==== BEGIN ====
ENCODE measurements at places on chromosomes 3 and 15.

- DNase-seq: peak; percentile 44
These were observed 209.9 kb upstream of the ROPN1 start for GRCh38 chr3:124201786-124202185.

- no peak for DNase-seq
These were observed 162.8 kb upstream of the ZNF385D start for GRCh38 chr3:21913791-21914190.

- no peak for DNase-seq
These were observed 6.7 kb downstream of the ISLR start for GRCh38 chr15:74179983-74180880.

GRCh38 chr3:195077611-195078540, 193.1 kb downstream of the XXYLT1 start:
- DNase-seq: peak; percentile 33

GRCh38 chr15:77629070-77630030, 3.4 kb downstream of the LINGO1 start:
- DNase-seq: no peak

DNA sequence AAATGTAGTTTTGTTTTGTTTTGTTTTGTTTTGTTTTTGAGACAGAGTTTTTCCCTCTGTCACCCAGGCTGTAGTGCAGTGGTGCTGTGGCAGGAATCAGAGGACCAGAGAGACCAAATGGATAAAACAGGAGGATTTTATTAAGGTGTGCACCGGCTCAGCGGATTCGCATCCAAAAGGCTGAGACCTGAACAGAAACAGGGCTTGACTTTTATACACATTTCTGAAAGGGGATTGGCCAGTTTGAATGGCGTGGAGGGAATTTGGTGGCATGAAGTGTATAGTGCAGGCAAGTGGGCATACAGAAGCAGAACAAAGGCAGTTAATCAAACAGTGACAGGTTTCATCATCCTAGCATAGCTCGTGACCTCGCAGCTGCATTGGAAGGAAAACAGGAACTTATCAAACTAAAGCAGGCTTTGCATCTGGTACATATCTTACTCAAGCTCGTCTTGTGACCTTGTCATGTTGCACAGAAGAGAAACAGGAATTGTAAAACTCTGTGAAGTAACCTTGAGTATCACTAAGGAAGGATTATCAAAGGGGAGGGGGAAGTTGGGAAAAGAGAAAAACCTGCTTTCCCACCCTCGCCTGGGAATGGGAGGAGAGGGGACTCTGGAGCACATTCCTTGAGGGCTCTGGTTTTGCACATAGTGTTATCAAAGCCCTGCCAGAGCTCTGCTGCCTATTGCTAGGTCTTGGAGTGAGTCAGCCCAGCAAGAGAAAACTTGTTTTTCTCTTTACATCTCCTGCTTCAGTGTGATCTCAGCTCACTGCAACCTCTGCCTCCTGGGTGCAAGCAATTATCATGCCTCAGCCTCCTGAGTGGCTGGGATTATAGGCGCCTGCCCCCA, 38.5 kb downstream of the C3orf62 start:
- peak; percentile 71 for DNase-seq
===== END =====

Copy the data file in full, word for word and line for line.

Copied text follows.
ENCODE measurements at places on chromosomes 3 and 15.

- DNase-seq: peak; percentile 44
These were observed 209.9 kb upstream of the ROPN1 start for GRCh38 chr3:124201786-124202185.

- no peak for DNase-seq
These were observed 162.8 kb upstream of the ZNF385D start for GRCh38 chr3:21913791-21914190.

- no peak for DNase-seq
These were observed 6.7 kb downstream of the ISLR start for GRCh38 chr15:74179983-74180880.

GRCh38 chr3:195077611-195078540, 193.1 kb downstream of the XXYLT1 start:
- DNase-seq: peak; percentile 33

GRCh38 chr15:77629070-77630030, 3.4 kb downstream of the LINGO1 start:
- DNase-seq: no peak

DNA sequence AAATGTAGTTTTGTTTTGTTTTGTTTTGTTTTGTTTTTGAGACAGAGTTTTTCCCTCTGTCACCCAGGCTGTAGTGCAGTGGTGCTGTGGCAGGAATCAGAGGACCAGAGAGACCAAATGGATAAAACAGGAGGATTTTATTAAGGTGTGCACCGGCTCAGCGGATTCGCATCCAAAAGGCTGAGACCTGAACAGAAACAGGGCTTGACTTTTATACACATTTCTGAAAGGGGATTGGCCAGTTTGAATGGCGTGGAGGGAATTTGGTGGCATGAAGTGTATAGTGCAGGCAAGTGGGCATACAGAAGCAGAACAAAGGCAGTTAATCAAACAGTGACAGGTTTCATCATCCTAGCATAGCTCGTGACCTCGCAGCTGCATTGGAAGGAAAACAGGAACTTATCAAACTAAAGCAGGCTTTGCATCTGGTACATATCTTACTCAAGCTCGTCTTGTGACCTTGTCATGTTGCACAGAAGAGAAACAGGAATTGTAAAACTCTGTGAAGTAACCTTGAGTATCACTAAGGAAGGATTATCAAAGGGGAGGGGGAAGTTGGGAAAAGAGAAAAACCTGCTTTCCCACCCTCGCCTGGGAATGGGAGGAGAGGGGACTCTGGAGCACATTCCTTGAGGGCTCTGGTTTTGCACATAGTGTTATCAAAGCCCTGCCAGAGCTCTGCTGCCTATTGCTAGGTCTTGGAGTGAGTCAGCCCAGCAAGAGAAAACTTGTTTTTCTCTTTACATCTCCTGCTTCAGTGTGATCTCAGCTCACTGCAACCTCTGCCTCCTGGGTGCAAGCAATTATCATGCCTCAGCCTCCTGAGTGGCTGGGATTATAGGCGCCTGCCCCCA, 38.5 kb downstream of the C3orf62 start:
- peak; percentile 71 for DNase-seq